On Monday, demoted Senate Minority Leader Mitch McConnell declared that the federal courts belong to Republicans by birthright, and let Joe Biden and Senate Democrats know exactly where they can stick their attempts at bipartisanship.
After voters booted McConnell’s GOP from the White House and the Senate last year—a stinging rejection that inflamed Republican extremism and pushed the party even harder to the right—McConnell told conservative broadcaster Hugh Hewitt he’d likely deny Democrats the ability to confirm a Supreme Court nominee if Republicans regained the Senate in 2022.
As McConnell and his Republican raiders trade in their expired law and order branding for a new and more dangerous message of power by any means, Democrats must treat 2022—not 2024—as the end of Joe Biden’s first term. They have less than a year and a half left to implement their agenda and convince voters to keep them in control in a contest where the field will be tilted against them.
It’s “highly unlikely” a Republican Senate would allow Biden to confirm a nominee in 2023 and “We’ll have to wait and see what happens” in 2023, McConnell told Hewitt on Monday—which should come as no surprise to anyone who watched the Turtle’s historic denial of then-Judge Merrick Garland’s 2016 Supreme Court confirmation hearings under Barack Obama.
At the same time, McConnell expressed no regret about his light-speed campaign to confirm Trump Supreme Court nominee Amy Coney Barrett just two weeks before the 2020 election. Hard-line conservatives loved the GOP’s theatrical knifing of Senate Democrats, and even McConnell couldn’t help but gloat. “That took a good deal of priority and skill,” he crowed.
The minority leader’s hostility to functional government infuriates the Democratic activists demanding party leaders adopt a more aggressive footing. And they should be furious: McConnell presided over one of the least productive lawmaking periods in American history. According to Newsweek’s Katherine Fung, only about 1 percent of the 15,000 bills proposed between January 2019 and September 2020 became law. Many of those critical bills passed the House with bipartisan support, only to end their lives in McConnell’s beloved “legislative graveyard.”
“Bipartisanship only exists when both sides are interested in working together,” Democratic activist Michael Starr Hopkins said. “When only one side is interested in compromising while the other is interested in absolute power, it’s called a fool’s errand.”
Alliance for Justice President Nan Aron agrees, saying that “Mitch McConnell will stop at nothing to reshape the federal judiciary and turn the clock back on individuals’ cherished rights and freedoms.”
If Democrats want to hold together their fragile coalition of moderates and progressives, and renew their, well, “contract with America” next year, they need to stop compromising and start fighting.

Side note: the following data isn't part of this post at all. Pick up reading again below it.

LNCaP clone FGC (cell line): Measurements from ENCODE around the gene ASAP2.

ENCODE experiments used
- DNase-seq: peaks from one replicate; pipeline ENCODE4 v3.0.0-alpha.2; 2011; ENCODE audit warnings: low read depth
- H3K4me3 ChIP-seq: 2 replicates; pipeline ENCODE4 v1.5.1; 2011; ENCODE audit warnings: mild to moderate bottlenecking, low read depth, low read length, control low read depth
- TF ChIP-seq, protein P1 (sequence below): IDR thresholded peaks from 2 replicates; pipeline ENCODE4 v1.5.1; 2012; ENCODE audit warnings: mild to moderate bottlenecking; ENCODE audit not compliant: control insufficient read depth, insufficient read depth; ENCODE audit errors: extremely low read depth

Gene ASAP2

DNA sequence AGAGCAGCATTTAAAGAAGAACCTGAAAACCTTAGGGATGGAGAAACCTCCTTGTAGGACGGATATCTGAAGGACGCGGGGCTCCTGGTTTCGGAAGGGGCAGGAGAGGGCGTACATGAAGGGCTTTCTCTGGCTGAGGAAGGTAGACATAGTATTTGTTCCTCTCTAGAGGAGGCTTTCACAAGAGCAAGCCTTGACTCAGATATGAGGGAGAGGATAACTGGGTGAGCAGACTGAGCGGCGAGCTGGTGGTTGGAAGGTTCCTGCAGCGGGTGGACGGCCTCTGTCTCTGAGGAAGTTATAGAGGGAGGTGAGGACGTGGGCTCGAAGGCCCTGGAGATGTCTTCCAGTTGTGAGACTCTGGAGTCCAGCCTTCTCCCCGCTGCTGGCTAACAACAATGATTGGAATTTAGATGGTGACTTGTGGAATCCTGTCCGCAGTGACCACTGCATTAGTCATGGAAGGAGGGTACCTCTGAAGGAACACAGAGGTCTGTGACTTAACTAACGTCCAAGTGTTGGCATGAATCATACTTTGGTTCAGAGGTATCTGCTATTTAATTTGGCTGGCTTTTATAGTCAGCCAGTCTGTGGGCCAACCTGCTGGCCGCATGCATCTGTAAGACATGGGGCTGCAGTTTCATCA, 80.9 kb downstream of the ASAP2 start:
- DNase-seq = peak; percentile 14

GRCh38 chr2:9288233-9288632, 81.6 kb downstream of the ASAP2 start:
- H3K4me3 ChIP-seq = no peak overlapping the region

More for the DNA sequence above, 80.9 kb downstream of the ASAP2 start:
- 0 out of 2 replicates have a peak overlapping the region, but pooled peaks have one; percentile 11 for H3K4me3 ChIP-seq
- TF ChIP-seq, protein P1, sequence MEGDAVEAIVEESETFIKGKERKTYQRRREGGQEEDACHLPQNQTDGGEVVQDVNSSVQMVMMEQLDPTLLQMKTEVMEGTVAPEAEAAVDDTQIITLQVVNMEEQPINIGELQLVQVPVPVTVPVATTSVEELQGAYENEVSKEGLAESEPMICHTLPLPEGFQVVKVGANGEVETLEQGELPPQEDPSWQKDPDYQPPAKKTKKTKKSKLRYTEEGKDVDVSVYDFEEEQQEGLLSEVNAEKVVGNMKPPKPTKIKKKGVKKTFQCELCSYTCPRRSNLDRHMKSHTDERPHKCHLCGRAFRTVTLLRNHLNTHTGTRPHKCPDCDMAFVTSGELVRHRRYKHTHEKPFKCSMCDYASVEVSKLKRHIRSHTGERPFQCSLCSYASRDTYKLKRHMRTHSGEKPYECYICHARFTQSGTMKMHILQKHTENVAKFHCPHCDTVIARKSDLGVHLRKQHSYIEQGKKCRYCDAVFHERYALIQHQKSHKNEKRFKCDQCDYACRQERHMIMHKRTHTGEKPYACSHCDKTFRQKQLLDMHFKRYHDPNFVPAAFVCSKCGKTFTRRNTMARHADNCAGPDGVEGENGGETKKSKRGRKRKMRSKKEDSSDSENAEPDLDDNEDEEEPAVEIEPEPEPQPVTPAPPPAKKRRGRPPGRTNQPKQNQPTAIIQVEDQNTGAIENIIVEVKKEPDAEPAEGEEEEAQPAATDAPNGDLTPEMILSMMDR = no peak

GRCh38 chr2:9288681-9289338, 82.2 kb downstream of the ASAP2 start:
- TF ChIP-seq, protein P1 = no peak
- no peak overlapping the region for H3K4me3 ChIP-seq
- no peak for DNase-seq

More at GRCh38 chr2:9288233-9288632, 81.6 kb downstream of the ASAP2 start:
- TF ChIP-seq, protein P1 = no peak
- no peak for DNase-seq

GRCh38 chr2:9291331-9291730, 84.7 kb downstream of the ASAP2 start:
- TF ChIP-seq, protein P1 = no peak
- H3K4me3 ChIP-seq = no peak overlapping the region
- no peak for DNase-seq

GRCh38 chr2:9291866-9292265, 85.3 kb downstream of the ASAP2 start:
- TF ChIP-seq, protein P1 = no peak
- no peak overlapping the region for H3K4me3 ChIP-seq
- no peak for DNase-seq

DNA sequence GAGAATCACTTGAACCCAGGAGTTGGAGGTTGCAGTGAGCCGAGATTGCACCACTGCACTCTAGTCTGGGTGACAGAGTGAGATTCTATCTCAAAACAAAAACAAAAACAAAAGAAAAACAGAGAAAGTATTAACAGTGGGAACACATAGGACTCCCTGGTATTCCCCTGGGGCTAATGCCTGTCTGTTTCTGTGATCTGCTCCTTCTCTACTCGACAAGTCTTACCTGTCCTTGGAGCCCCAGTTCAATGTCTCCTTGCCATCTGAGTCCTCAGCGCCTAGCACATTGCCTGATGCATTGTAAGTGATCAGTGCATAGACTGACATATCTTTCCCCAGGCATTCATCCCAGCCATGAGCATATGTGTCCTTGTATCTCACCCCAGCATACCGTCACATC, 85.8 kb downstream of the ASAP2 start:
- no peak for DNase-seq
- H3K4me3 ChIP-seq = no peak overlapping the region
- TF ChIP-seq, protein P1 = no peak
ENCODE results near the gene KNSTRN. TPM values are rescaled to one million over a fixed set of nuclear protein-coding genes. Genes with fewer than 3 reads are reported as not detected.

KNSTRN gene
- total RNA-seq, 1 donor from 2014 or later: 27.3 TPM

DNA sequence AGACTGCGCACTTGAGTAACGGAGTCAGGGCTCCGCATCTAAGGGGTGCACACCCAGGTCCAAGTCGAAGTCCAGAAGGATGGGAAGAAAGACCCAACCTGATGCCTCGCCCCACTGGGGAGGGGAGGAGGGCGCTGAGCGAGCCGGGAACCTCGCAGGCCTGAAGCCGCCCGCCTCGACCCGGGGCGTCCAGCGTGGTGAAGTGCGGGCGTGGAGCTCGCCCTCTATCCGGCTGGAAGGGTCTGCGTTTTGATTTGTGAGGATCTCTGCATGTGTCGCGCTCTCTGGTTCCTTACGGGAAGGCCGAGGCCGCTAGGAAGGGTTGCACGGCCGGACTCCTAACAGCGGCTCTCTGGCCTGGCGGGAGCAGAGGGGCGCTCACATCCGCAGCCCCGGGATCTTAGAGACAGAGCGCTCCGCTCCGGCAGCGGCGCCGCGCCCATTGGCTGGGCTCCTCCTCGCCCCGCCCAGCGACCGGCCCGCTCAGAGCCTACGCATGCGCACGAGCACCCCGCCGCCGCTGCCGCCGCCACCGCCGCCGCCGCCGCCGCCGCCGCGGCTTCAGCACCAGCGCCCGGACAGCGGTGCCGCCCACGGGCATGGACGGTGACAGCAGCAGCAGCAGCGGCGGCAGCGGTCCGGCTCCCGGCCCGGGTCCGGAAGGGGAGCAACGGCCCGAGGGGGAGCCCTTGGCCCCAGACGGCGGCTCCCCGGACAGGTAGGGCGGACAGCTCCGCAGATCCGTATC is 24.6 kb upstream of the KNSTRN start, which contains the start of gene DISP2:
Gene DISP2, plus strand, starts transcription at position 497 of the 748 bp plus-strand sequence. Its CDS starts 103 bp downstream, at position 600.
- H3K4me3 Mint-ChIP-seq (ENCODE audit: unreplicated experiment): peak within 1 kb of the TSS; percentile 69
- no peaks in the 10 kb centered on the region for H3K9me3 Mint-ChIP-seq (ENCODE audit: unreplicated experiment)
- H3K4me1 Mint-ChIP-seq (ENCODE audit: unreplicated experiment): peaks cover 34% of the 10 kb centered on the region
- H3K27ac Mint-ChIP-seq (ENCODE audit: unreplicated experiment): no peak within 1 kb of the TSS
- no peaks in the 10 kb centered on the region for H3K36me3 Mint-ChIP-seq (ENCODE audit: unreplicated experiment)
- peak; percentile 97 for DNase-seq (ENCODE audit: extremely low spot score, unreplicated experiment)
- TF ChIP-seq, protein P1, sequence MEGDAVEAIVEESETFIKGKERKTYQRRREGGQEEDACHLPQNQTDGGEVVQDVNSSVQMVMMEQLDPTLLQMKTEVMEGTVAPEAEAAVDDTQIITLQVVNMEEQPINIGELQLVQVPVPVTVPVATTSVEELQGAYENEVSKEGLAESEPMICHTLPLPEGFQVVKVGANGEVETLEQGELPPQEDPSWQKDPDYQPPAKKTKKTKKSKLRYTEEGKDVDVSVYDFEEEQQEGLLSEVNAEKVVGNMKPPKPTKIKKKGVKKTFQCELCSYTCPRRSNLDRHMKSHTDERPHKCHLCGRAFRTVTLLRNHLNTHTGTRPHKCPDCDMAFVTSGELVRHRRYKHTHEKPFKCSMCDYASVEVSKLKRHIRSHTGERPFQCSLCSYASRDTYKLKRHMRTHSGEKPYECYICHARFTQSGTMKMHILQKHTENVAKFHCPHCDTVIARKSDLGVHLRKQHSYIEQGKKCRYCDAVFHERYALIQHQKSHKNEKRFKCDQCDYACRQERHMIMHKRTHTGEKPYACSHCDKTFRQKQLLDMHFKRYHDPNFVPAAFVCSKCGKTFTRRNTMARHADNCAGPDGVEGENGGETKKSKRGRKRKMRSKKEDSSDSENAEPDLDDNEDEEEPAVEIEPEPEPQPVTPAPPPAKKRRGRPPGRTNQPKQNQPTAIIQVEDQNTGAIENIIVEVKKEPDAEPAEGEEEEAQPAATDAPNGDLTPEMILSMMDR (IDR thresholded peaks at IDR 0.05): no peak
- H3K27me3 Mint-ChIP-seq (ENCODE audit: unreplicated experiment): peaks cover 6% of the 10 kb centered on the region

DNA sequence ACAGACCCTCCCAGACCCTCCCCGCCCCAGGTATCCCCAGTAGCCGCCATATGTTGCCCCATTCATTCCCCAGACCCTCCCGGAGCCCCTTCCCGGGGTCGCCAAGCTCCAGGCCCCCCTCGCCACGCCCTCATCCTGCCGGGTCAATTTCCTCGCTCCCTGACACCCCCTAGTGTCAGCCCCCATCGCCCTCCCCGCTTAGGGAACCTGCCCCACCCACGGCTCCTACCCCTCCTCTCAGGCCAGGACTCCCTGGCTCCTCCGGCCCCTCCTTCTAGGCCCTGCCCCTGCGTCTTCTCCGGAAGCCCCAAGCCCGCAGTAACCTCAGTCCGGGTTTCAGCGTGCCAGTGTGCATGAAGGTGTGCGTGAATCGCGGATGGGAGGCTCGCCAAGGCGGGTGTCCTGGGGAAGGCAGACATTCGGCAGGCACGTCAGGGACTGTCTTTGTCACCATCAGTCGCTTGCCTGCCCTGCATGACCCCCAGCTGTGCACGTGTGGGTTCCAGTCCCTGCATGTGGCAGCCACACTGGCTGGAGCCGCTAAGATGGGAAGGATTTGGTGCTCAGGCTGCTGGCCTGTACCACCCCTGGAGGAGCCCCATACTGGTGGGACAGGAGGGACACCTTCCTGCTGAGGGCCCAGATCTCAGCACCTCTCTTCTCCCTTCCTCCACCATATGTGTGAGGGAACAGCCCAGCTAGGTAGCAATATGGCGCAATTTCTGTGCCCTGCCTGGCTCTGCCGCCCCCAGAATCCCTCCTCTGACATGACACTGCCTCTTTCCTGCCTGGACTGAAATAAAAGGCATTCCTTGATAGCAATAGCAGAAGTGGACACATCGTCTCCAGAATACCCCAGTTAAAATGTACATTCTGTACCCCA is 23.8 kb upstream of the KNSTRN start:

With the window for an unobstructed Supreme Court confirmation for Biden already closing, speculation is mounting over whether 82-year-old Justice Stephen Breyer, appointed in 1994 by Bill Clinton, will step down at the end of the court’s current term instead of risking decades of decisions from what’s now a 6-3 conservative Court after Trump pushed through three of his own nominees over his four years, as Democrats played by the old rules.
“If this doesn’t convince Breyer to retire this year, he’s even more vain than I could have possibly imagined,” Georgetown Law professor Josh Chafetz told me. If Breyer stays on the bench and Republicans win back the Senate, nothing would stop McConnell except “defections from his own caucus. But Collins and Murkowski were happy to not hold hearings on Garland.”
McConnell and his cronies learned well the lessons of Trumpism. There is no longer any need for GOP lawmakers to spin false narratives about conservatism or principle or patriotism. Perpetuating right-wing power is the singular organizing theory of modern Republicanism. There is no core conservative principle advanced in McConnell’s “a thousand times no” approach to working with a Democratic president and Congress. There are no constituencies better served by inaction and neglect and obstruction. But there is an awful lot of power to be gained, and Democrats skittish about being labeled partisans have so far allowed McConnell to rebuild his army unchecked.
If Senate Democrats are serious about working for the American people, the dwindling time between now and Election 2022 should be a time of focused, bold progressive action. Schumer should be pressing holdouts like Sens. Joe Manchin and Kyrsten Sinema to put up or shut up. And 50-50 votes broken by Vice President Kamala Harris should become the norm if necessary in order to pass critical voting rights, climate, infrastructure and anti-corruption legislation into law.
Republicans like McConnell will use Democrats’ newfound energy to parade their victimhood across the right-wing media jungle, but Democrats should care as little about McConnell’s complaints as he does about ours. Democrats did not win their majority by playing defense, and they will not preserve it by merely preventing additional Republican abuses.
Biden and Democrats will only get one chance to do this right: If McConnell and his reanimated army of far-right state and federal candidates retake the Senate and continue expanding their power in the states in 2022, Democrats may find the judiciary lost to radical Republicanism for a generation.